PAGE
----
Super middleweight edit

After the two losses to Pavlik, Taylor moved up officially to the super middleweight division. On November 15, 2008, Taylor defeated Jeff Lacy by a dominant unanimous decision to earn a mandatory fight against the winner of a bout between Carl Froch and Jean Pascal for the vacant WBC Super Middleweight title,[37] a fight that was won by Froch.[38] On April 25, 2009, at the Foxwoods Resort Casino in Ledyard, Connecticut, Taylor fought Carl Froch for the WBC Super Middleweight title. Taylor was able to control the first two rounds of the fight. In the third round, Taylor knocked Froch down for the first time in his career with a right hand. Entering the final round, Taylor was ahead 106–102 on two of the judges' scorecards, while Froch was ahead 106–102 on the other. During the round, Froch landed two right hands that sent Taylor to the canvas. He got up, but Froch quickly went after him, trapping him against the ropes and landing a barrage of hard and fast punches. Taylor could not recoup or defend himself, desperately curling up against the ropes. Around 10 clean hard shots from Froch landed before the referee stepped in to stop the bout with only a matter of seconds left in the final round, earning Froch the technical knockout victory.[39]

Super Six tournament and first retirement edit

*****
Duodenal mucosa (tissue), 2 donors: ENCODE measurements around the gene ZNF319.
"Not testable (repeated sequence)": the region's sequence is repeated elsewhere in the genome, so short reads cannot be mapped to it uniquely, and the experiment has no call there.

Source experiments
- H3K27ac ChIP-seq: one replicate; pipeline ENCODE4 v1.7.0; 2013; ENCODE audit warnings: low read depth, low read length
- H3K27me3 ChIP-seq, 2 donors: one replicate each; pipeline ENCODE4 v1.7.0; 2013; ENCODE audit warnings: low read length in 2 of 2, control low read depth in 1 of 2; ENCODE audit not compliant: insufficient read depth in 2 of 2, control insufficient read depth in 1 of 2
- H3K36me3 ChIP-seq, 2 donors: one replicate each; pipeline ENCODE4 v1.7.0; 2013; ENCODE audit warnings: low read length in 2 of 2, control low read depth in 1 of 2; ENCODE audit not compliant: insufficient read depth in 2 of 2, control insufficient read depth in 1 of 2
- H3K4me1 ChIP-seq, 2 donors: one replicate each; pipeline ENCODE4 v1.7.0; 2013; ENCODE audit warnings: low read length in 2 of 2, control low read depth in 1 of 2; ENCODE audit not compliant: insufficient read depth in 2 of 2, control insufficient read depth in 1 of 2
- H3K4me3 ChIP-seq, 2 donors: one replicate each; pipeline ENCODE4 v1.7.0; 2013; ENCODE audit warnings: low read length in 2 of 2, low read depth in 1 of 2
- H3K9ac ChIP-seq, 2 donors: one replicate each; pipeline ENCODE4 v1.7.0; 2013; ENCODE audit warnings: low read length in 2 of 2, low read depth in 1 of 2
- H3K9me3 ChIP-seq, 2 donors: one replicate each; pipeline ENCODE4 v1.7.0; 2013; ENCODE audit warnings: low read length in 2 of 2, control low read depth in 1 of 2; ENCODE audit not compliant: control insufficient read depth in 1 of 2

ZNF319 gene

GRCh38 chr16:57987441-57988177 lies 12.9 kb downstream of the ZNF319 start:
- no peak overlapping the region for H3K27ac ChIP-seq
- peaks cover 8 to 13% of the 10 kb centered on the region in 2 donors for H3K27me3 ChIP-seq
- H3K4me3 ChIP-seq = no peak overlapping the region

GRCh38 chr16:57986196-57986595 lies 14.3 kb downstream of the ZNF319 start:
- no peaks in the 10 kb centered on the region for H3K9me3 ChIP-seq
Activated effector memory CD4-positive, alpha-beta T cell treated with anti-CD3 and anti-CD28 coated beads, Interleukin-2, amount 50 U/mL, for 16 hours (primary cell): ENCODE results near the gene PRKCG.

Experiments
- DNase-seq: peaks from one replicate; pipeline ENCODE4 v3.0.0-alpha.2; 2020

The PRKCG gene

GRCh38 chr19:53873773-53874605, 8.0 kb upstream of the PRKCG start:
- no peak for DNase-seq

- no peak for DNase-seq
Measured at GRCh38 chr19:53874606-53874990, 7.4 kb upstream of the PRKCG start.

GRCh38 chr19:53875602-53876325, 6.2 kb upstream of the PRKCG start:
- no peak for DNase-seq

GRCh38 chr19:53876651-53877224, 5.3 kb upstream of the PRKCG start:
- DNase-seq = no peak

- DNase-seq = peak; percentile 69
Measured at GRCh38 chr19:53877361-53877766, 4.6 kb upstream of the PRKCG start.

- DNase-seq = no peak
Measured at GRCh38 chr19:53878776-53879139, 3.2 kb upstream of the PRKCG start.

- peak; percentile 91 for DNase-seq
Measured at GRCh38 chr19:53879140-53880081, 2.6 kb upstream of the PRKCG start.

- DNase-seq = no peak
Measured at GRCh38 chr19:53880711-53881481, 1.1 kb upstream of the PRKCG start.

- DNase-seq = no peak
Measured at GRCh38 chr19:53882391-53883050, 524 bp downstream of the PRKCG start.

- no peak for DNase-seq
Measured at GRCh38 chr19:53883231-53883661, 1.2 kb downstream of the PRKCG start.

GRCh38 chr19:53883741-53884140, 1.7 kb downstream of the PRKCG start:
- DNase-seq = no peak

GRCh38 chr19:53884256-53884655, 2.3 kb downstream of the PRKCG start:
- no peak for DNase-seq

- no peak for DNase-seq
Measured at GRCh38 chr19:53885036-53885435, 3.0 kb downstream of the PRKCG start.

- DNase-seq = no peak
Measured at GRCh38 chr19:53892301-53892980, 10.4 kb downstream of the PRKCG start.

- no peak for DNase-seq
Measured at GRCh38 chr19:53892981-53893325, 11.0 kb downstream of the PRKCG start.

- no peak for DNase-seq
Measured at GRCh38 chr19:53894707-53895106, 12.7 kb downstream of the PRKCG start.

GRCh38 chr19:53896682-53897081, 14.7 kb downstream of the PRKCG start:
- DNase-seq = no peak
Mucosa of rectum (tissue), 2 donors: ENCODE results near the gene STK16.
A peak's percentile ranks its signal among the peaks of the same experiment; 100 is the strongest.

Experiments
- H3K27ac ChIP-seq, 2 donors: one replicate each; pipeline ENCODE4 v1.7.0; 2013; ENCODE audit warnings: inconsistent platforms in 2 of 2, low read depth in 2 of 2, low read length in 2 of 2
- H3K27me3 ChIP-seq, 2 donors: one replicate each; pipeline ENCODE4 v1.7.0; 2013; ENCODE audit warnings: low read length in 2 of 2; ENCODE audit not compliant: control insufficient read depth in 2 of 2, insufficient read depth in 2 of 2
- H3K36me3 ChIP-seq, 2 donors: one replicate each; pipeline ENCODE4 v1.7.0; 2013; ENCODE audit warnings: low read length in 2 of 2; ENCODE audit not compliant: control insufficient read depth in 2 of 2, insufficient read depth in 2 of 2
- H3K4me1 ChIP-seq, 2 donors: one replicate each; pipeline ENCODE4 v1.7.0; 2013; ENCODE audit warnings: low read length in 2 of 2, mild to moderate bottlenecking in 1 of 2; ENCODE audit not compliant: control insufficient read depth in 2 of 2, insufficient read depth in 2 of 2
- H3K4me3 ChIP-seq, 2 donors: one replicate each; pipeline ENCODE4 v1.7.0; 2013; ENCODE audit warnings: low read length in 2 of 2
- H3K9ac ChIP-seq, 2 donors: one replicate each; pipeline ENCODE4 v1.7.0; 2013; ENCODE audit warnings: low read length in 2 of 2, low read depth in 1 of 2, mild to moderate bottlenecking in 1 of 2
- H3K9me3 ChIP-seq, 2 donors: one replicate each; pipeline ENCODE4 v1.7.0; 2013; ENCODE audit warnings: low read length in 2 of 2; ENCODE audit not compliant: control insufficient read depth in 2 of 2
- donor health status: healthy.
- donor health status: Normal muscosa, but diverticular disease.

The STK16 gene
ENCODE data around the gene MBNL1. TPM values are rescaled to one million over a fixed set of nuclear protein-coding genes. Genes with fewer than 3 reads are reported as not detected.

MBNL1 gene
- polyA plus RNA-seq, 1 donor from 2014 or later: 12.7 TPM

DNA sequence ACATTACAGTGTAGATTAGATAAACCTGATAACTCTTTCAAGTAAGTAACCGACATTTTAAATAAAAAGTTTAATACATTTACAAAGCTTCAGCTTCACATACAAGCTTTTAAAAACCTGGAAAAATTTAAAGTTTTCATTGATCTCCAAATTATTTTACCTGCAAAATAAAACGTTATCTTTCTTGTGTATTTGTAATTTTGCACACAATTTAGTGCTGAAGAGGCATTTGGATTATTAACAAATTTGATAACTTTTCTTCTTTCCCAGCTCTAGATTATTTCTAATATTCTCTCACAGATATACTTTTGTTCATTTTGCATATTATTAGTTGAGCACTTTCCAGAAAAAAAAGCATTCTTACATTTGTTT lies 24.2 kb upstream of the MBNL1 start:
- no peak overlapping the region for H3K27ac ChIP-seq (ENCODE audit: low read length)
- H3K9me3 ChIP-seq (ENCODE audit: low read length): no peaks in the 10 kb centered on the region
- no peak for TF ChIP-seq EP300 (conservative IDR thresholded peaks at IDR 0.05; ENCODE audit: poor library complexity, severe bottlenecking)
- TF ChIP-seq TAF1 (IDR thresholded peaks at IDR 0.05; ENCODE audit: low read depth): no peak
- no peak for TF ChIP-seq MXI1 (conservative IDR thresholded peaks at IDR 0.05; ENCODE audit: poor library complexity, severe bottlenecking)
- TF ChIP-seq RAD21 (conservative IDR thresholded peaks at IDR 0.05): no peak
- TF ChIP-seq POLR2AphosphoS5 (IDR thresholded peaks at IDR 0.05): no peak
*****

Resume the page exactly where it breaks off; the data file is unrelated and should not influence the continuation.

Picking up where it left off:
Taylor competed in the preliminary round of the Super Six World Boxing Classic, a tournament by Showtime, to find out who is the best boxer in the super middleweight division.

On October 17, 2009, in his first fight in the Super Six tournament at the O2 World Arena in Berlin, Germany, undefeated Armenian-German former champion, Arthur Abraham, defeated Jermain Taylor by KO in the 12th round with less than 10 seconds left in the fight. Taylor was hospitalized with a severe concussion, suffering short term memory loss, unable to remember details of this bout. After being released from the hospital, Taylor released a statement saying that he's doing just fine and wanted to congratulate Abraham on his victory and wish him well in the tournament.[40] At the time of the stoppage, the judges scorecards read: 104-102, 107-102 and 106-102, all in favour of Abraham.

In January 2010, Taylor, one of the original members of the Super Six World Boxing Classic, officially withdrew from the tournament. The former Undisputed Middleweight Champion issued a statement in early 2010 saying, "I'm going to take some time off from the sport of boxing and take myself out of the SHOWTIME Sports World Boxing Classic tournament. It's important that I give my body and mind some much needed rest, because I have been boxing for nearly 20 years," said Taylor. "I plan on keeping myself in shape and making a return to the sport sometime in the future. This was not an easy decision for me, having discussed it with my family, trainer, friends and my adviser Al Haymon, because I'm a very competitive person-but I know this is the smart road for me to take." Taylor was later replaced by Allan Green.

Middleweight comeback edit

On December 30, 2011, after 26 months away from the ring, Taylor finally returned and faced Jessie Nicklow. In a fight scheduled for ten rounds, Taylor won via technical knockout in the eighth round. He then took on then-undefeated Caleb Truax (18-0-1) on April 25, 2012 in another fight scheduled for ten rounds. Taylor controlled most of the action and survived a knock-down in round nine in order to win a unanimous decision victory.

Taylor then faced boxing veteran Raul Munoz on October 12, 2012. He made short work of Muñoz, winning via second-round KO.

Taylor's next bout was against Juan Carlos Candelo on December 14, 2013. Jermaine won with a seventh-round TKO.